Halloween Celebrations Through the Centuries

Halloween has never been one of my favorite holidays. As a kid, I suppose I enjoyed the candy. But even then, it was trouble to find a costume, and the weather generally did not cooperate. The one good thing about my childhood Halloweens was that Catholic school kids got the following day off, because All Saint’s Day (November 1) is a Catholic holy day, and we had to go to Mass with our families. So Catholic kids could stay out later on Halloween.

Halloween was not a widely recognized holiday in the U.S. in the 1840s and 1850s, so I haven’t featured the holiday in my novels set in mid-19th century America. But I have researched the history of Halloween.

Halloween originated with the ancient Celts, who lit bonfires, made jack-o-lanterns, and wore costumes to ward off ghosts. The end of the harvest season and the beginning of winter were associated with death. The Celts called their feast “Samhain” (pronounced “sah-win”), which means “summer’s end” in Gaelic. Some historians say that there is no evidence that Samhain was specifically devoted to the dead. But others say that pagans solicited food for the dead, which might have led to our custom of trick-or-treating. In any event, a late October holiday has been celebrated since ancient times. When the Romans conquered the Celtic regions of Europe, Roman holidays involving harvest and honoring the dead were combined with Samhain.

Detail from “The Headless Horseman Pursuing Ichabod Crane.” (1858) by John Quidor

Centuries later, Christians established the feast of All Saints’ Day, which, as I indicated above, is celebrated on November 1. All Saints’ Day is designed to honor everyone who died in a state of grace who has not been formally canonized as a saint—the remainder of the faithful dead. “All Hallow’s Eve” was the day before, October 31, and that day morphed into what we now celebrate as Halloween.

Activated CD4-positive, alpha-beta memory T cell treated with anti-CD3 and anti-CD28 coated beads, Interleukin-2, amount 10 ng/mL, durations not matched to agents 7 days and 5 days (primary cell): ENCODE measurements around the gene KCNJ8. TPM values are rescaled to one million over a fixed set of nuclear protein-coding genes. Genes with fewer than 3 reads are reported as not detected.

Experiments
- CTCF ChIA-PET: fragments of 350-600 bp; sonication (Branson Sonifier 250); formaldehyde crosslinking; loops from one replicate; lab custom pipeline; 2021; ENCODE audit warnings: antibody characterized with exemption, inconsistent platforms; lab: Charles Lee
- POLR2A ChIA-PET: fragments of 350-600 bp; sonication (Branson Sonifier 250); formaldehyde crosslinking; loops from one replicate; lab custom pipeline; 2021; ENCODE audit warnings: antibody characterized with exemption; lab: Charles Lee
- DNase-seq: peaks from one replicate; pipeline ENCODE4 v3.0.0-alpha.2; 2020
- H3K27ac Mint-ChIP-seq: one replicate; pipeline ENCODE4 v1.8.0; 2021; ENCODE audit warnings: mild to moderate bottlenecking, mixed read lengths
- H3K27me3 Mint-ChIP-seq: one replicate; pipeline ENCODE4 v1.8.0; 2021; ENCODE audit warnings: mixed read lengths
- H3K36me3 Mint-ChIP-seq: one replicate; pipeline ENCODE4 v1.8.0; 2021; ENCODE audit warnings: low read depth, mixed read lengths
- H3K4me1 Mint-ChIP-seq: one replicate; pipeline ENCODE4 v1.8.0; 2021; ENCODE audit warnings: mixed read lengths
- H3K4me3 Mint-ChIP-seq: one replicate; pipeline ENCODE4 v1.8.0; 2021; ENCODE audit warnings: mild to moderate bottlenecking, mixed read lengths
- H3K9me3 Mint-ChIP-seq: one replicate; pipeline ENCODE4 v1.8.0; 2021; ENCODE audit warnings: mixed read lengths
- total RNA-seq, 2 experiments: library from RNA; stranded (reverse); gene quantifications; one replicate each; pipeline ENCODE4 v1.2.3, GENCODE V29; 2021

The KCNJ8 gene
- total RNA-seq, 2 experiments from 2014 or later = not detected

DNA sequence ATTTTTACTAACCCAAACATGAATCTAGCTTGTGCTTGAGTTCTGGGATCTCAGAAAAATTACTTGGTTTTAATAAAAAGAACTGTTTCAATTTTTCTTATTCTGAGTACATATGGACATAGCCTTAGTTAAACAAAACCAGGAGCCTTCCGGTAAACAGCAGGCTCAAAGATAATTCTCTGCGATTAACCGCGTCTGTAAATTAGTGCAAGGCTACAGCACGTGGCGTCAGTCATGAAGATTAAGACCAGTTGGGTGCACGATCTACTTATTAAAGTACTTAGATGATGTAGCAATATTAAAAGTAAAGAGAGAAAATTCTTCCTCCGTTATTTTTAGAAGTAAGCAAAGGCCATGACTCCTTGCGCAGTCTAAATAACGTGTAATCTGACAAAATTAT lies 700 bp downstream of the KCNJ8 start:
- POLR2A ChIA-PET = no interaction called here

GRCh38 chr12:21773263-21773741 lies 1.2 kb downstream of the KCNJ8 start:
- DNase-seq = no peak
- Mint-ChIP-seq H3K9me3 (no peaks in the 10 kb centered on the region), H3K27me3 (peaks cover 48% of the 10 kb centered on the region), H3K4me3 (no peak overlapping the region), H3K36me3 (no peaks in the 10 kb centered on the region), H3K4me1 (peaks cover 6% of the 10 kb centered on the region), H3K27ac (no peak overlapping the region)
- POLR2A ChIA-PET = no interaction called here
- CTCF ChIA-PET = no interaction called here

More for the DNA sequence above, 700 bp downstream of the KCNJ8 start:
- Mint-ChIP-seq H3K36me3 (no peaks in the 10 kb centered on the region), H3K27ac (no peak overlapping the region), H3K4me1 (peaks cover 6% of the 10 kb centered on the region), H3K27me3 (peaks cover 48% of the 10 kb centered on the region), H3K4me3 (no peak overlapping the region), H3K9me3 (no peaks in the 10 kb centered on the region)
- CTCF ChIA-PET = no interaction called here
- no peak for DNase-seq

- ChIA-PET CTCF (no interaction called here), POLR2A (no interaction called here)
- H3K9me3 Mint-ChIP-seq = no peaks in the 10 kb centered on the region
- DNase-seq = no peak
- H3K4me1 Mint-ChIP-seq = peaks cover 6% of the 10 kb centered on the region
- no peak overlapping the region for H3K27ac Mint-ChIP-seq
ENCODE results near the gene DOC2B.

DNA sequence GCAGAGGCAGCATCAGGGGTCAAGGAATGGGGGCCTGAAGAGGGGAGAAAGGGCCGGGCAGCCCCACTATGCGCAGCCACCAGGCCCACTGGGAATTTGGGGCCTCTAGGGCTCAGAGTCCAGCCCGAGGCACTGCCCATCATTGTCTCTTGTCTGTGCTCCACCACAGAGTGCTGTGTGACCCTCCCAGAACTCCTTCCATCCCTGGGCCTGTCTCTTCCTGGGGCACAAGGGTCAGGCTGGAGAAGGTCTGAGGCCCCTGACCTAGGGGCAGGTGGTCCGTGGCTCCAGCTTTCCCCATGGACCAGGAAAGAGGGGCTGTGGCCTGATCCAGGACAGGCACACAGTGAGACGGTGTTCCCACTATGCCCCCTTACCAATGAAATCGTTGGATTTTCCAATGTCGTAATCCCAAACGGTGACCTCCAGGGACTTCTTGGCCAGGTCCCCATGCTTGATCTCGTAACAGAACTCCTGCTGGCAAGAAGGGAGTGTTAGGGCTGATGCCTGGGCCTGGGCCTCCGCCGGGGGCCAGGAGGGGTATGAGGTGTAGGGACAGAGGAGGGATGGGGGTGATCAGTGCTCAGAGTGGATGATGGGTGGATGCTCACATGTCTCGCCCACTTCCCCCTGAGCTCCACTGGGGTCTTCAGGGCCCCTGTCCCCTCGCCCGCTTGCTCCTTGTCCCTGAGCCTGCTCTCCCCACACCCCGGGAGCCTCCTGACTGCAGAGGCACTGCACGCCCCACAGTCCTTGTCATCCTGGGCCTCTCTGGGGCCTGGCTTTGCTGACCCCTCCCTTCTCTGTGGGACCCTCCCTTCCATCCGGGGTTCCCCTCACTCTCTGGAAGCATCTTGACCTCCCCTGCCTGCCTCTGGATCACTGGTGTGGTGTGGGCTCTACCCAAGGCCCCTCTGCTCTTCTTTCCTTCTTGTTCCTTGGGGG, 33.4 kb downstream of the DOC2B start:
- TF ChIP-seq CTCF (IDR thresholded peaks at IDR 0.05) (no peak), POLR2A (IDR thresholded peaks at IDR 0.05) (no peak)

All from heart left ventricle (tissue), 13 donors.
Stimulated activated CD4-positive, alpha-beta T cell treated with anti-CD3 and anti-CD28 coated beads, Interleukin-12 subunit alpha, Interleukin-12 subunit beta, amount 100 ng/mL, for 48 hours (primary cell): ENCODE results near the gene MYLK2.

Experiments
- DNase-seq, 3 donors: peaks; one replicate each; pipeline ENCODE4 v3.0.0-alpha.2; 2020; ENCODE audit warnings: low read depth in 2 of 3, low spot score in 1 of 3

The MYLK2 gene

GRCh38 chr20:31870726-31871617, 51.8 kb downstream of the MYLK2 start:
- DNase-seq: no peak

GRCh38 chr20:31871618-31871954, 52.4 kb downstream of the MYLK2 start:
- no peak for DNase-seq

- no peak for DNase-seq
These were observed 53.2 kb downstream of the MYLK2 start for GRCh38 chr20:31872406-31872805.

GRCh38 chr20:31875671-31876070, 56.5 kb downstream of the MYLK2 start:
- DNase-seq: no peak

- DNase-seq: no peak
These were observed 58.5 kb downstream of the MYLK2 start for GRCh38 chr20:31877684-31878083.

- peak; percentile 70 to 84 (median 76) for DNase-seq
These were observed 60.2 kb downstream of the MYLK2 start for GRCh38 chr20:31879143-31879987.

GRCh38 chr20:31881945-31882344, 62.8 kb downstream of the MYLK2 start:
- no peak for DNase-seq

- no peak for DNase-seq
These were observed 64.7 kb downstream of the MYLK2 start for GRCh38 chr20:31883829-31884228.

The Puritans in Colonial America wanted little to do with Halloween, because of its association with pagan rituals. In the early 19th Century, jack-o’-lanterns and ghost stories were common (witness Washington Irving’s The Legend of Sleepy Hollow), but Halloween per se was not celebrated.

It wasn’t until later waves of immigrants from Ireland, Scotland and Germany came to the U.S. that what we think of as Halloween began. As a result, Halloween didn’t really develop until the latter part of the 19th century. Then, the ancient tradition of begging food for the dead turned into people dressing in costumes and going door to door to ask for money or treats. Tricks in lieu of treats became common as well, with many children (and adults) playing pranks.

Even after it became a better-known tradition, Halloween had its supporters and detractors in the U.S. During the Great Depression in the 1930s, some cities were ready to cancel Halloween. Only in the 1950s did the Halloween hype we’ve come to know really develop. And then in more recent decades with scares of razor blades and drugs in treats, the holiday lost some of its fun.

Because Halloween wasn’t recognized in the 1840s and 1850s, I wrote about harvest celebrations in October as a reason for the emigrants in Oregon to get together. Important events happen at the harvest dance in October 1850 in Now I’m Found. But you’ll have to read the book to find out what those events were.

How do you celebrate Halloween?


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